Farm Ireland
Independent.ie

Saturday 22 July 2017

Future uncertain as Greencore sold

Irish growers await intentions of new French bosses

Caitriona Murphy

Caitriona Murphy

Irish malt growers are waiting anxiously to hear what future is envisioned for them by a farmer-owned co-op in France.

After months of speculation, Greencore has announced that it is to sell its malting business to French co-operative giant Axereal for €112m.

The move will establish Axereal's malting business, Boortmalt Group, as the world's fifth largest malting operation and the third biggest in Europe.

When the sale is completed the group will have a production capacity of more than 1.1m tonnes of malt in 11 European locations and a strong presence in South and Central America, Africa and Asia.

Greencore Malt includes three malting businesses based in Britain (trading as Pauls Malt), Ireland (trading as Minch Malt) and Belgium (trading as Belgomalt), accounting for 520,000t of malt each year.

The sale, announced last Thursday, does not include 50ac of land owned by Greencore Malt, including the Minch Malt site at Athy, Co Kildare.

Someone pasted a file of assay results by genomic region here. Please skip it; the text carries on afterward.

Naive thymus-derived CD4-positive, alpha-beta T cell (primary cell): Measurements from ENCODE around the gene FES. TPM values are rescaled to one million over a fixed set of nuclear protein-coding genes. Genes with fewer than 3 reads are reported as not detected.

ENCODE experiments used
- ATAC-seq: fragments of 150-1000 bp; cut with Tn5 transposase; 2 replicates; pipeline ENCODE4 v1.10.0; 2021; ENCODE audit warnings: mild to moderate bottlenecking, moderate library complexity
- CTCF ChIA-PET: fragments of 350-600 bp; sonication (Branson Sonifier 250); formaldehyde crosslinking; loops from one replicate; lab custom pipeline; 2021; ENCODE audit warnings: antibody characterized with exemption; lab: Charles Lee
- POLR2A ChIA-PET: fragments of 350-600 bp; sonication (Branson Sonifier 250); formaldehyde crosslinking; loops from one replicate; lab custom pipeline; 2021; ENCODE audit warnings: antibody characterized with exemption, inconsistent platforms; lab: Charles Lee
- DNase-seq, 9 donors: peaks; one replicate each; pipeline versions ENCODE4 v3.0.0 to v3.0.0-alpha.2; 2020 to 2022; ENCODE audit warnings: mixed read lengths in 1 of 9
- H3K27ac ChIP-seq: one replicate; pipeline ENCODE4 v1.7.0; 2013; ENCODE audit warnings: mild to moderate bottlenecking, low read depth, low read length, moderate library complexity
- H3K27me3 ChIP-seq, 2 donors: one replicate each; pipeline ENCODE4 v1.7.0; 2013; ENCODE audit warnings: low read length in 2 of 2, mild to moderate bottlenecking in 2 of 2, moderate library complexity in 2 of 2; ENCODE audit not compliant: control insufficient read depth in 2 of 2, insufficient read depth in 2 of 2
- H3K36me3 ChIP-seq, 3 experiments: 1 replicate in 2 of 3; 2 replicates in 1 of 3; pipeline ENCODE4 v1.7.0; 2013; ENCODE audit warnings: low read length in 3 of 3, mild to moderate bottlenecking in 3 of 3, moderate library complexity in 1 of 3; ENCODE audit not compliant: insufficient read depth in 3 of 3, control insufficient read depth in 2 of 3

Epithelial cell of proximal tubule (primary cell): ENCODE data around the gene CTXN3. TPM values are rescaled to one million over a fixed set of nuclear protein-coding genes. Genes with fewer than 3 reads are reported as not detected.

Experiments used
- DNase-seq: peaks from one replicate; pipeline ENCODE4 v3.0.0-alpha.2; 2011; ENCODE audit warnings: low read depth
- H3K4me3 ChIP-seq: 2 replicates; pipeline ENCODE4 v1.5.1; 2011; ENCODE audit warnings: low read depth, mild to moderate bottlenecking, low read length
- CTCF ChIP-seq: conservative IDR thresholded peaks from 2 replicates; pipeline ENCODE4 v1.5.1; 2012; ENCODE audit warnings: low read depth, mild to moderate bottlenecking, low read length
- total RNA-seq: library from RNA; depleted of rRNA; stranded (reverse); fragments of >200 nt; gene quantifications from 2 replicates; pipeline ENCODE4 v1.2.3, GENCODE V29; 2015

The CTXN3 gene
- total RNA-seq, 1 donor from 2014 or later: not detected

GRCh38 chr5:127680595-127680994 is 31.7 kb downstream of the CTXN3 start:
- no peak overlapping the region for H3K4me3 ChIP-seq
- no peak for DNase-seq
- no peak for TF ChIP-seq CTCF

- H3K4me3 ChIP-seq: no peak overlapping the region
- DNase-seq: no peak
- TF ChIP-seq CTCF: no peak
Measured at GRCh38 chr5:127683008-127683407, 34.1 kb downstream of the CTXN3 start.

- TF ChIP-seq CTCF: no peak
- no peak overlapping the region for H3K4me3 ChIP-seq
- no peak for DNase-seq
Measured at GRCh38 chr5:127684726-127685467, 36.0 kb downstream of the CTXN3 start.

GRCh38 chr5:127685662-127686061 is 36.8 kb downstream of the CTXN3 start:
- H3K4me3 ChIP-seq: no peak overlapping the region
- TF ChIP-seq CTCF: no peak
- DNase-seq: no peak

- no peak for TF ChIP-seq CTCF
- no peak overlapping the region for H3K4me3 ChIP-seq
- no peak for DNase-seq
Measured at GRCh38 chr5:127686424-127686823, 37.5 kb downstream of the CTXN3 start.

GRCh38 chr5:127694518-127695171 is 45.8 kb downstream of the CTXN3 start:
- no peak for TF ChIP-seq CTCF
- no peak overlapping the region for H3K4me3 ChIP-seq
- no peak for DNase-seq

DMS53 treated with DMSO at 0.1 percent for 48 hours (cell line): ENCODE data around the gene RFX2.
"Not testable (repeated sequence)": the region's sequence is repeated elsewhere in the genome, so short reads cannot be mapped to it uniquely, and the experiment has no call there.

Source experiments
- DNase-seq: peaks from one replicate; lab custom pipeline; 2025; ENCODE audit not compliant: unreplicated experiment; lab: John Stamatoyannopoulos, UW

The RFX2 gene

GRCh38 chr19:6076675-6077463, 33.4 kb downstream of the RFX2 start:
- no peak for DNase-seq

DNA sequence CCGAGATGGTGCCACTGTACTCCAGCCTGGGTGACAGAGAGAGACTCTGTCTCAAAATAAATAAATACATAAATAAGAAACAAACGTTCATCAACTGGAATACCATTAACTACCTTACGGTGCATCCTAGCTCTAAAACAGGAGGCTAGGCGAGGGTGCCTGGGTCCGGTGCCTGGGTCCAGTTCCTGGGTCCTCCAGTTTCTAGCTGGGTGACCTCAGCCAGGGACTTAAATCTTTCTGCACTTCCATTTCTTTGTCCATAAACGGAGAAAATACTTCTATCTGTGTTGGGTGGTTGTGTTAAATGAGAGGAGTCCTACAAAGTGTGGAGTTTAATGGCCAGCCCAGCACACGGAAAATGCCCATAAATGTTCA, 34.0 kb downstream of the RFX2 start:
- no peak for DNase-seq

Based in the grain-producing Centre region of France, Axereal is a major agri co-operative group formed, in July last year, from the merger of the two French co-operative unions, Agralys and Epis-Centre.

Trades


The co-op group buys five million tonnes of cereals each year and trades eight million tonnes.

The co-op has 13,000 farmer members, 3,500 employees and revenues of €2.8bn.

Its trading activities include grain seed supply, farm advisory, collection, marketing, European trade and processing, such as malting, flour milling, animal feeds, oilseed crushing and bioethanol production.

IFA grain chairman Noel Delaney said the farmer body was calling on Axereal, as a farmer-owned co-op, to reverse the decision by Greencore Malt to withdraw contracts from more than 400 Irish growers.

"Every farmer who had a contract last year should have the choice as to whether they want to grow malting barley for the coming season or not," Mr Delaney insisted.

"As a sign of goodwill, and its long-term commitment to Irish growers, Axereal must accommodate these affected growers."

Initial statements from the French show a positive approach towards Irish growers.

Announcing the sale, Axereal chief executive officer Dominique Bamas said the new company had a proud heritage of supporting farmers in producing cereals at all stages, from the supply of certified seed, fertiliser and inputs, production advice and logistical support.

"As, ultimately, a farmer-owned business, we look forward to supporting fellow growers in Ireland," he said.

Irish Independent